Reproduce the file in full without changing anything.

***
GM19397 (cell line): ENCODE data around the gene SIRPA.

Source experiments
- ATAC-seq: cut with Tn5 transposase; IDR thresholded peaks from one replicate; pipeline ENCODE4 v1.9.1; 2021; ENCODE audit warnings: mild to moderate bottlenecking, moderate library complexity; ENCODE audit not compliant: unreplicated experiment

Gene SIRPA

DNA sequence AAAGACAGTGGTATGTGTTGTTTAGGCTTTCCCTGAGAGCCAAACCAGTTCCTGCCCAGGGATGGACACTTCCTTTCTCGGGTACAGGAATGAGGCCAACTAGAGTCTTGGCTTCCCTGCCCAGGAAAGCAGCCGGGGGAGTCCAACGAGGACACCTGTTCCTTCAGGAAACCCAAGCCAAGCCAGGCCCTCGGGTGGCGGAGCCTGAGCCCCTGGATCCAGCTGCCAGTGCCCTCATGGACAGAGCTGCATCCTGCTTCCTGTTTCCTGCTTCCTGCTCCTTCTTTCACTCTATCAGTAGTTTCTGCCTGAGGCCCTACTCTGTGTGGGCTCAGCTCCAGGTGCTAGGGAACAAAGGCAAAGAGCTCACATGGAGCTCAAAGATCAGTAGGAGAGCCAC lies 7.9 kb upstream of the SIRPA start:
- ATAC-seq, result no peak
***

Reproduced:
GM19397 (cell line): ENCODE data around the gene SIRPA.

Source experiments
- ATAC-seq: cut with Tn5 transposase; IDR thresholded peaks from one replicate; pipeline ENCODE4 v1.9.1; 2021; ENCODE audit warnings: mild to moderate bottlenecking, moderate library complexity; ENCODE audit not compliant: unreplicated experiment

Gene SIRPA

DNA sequence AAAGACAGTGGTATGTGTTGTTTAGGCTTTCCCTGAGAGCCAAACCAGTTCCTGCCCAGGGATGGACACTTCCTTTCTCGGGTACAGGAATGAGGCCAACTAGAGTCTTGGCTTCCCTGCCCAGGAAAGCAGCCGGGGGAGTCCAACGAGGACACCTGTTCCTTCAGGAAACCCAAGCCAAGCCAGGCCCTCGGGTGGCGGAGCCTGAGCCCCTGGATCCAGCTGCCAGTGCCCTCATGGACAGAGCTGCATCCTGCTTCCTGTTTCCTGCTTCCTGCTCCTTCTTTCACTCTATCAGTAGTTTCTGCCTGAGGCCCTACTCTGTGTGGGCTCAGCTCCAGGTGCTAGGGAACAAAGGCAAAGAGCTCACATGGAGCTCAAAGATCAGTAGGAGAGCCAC lies 7.9 kb upstream of the SIRPA start:
- ATAC-seq, result no peak